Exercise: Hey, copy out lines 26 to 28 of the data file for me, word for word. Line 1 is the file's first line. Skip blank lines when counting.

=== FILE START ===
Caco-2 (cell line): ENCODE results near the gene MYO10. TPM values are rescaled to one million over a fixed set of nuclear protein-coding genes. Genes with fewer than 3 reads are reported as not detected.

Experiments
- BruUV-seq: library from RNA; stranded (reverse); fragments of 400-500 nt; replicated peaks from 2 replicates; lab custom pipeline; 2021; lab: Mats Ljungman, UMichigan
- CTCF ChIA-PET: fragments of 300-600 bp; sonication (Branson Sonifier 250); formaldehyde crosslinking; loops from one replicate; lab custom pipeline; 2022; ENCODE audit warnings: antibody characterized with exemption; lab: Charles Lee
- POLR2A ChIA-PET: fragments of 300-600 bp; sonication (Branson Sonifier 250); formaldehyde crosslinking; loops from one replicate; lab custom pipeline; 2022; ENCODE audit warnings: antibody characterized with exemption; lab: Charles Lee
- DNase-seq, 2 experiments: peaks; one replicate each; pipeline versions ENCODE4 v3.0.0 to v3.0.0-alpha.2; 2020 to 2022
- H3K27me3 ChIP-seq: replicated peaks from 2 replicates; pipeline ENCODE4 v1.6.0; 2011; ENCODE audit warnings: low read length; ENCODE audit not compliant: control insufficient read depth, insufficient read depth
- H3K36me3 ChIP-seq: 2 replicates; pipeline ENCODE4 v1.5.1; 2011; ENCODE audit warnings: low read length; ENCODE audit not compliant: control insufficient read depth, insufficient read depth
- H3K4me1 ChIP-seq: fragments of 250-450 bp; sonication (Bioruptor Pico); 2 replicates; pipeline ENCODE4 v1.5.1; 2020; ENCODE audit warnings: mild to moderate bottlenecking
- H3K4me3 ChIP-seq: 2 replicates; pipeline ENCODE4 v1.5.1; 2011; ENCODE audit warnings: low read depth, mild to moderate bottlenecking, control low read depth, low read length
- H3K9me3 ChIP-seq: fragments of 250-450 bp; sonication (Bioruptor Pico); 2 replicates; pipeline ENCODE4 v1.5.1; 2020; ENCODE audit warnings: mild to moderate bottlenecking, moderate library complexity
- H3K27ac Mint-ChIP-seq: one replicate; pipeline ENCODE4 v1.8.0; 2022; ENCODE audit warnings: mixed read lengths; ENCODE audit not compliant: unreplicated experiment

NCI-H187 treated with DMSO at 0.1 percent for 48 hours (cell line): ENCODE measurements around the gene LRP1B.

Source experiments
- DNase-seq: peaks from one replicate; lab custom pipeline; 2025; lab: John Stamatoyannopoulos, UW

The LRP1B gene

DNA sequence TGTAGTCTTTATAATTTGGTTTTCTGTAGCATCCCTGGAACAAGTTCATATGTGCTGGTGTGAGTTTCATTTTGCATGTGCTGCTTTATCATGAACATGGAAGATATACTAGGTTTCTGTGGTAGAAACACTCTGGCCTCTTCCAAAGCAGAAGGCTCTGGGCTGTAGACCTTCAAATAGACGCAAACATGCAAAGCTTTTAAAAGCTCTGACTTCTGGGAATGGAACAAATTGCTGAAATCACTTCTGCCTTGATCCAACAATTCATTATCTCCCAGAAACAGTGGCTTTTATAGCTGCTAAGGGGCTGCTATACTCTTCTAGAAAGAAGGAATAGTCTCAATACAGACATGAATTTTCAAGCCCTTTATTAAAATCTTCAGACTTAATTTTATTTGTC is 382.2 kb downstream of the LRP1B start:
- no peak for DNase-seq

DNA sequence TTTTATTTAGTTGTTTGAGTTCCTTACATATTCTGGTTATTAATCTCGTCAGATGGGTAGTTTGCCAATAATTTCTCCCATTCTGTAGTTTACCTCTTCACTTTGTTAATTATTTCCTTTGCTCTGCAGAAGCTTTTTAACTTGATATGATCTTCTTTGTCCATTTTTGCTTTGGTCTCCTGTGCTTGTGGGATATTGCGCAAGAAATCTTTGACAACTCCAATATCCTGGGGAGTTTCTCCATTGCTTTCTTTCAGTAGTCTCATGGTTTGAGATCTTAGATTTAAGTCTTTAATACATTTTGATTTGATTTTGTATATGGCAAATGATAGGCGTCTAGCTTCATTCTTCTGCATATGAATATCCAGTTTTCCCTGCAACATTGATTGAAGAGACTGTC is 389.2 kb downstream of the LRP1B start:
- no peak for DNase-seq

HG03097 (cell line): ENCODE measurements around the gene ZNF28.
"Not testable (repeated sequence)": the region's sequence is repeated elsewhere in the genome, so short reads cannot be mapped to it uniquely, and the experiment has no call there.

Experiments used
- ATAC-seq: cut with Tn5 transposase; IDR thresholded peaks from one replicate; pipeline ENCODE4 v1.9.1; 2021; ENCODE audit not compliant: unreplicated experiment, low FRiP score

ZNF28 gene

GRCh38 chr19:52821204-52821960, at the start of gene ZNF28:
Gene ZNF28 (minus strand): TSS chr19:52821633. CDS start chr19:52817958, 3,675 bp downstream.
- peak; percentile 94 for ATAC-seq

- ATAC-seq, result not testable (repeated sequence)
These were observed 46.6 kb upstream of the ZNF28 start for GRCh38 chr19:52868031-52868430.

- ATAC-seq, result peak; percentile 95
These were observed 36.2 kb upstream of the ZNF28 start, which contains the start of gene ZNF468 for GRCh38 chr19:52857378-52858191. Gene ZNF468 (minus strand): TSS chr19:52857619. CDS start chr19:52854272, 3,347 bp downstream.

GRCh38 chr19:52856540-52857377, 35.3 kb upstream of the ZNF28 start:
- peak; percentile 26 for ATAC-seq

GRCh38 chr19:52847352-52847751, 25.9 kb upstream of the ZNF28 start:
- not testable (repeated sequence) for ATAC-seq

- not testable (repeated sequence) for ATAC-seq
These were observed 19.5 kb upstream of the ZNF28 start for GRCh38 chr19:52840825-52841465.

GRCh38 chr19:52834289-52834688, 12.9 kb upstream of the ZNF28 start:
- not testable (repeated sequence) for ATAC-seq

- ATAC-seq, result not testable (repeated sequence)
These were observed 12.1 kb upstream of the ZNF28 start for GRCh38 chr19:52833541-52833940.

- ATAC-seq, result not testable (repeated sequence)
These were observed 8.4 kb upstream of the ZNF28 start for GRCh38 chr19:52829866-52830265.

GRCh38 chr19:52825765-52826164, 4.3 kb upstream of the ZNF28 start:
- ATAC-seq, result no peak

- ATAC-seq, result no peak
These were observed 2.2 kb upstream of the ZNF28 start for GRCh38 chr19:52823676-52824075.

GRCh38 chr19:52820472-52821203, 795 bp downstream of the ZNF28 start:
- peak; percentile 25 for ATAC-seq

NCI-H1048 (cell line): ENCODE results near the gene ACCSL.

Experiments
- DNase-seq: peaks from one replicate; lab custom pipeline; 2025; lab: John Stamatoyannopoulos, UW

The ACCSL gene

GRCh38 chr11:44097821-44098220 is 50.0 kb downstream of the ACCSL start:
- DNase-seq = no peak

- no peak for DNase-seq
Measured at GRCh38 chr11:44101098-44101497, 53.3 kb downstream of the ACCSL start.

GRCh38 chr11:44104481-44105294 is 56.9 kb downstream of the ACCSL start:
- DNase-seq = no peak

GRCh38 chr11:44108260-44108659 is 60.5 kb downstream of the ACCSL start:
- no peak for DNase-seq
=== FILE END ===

GRCh38 chr19:52821204-52821960, at the start of gene ZNF28:
Gene ZNF28 (minus strand): TSS chr19:52821633. CDS start chr19:52817958, 3,675 bp downstream.
- peak; percentile 94 for ATAC-seq